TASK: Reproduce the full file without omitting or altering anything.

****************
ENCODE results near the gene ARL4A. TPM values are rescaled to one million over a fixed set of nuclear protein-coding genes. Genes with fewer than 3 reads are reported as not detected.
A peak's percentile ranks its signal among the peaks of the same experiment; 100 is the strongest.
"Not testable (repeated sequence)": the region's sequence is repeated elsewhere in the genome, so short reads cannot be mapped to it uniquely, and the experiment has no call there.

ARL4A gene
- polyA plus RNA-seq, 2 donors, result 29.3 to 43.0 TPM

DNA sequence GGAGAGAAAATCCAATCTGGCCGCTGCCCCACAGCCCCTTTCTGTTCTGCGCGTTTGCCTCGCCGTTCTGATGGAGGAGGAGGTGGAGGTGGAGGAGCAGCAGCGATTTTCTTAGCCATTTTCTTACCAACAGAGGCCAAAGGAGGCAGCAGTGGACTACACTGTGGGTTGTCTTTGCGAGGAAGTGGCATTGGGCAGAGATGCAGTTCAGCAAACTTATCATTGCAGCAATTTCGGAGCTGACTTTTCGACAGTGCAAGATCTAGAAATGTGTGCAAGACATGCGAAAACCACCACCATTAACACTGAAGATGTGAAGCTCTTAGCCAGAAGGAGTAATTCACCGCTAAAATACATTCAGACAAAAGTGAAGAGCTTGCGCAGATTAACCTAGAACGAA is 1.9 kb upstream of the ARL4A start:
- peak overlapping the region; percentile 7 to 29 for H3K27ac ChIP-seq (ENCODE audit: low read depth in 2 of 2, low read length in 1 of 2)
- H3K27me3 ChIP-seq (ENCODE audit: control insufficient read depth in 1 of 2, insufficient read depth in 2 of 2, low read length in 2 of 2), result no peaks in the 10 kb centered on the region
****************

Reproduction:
ENCODE results near the gene ARL4A. TPM values are rescaled to one million over a fixed set of nuclear protein-coding genes. Genes with fewer than 3 reads are reported as not detected.
A peak's percentile ranks its signal among the peaks of the same experiment; 100 is the strongest.
"Not testable (repeated sequence)": the region's sequence is repeated elsewhere in the genome, so short reads cannot be mapped to it uniquely, and the experiment has no call there.

ARL4A gene
- polyA plus RNA-seq, 2 donors, result 29.3 to 43.0 TPM

DNA sequence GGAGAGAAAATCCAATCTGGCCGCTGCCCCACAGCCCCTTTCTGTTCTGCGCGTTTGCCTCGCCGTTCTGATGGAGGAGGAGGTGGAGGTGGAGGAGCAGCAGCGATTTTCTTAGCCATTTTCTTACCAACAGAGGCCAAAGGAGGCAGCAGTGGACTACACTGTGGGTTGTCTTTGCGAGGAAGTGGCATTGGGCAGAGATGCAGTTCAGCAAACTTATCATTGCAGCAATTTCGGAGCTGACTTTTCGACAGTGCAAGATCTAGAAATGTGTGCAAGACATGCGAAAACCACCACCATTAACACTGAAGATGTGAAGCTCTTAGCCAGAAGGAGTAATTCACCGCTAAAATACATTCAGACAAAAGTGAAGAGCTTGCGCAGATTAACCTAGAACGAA is 1.9 kb upstream of the ARL4A start:
- peak overlapping the region; percentile 7 to 29 for H3K27ac ChIP-seq (ENCODE audit: low read depth in 2 of 2, low read length in 1 of 2)
- H3K27me3 ChIP-seq (ENCODE audit: control insufficient read depth in 1 of 2, insufficient read depth in 2 of 2, low read length in 2 of 2), result no peaks in the 10 kb centered on the region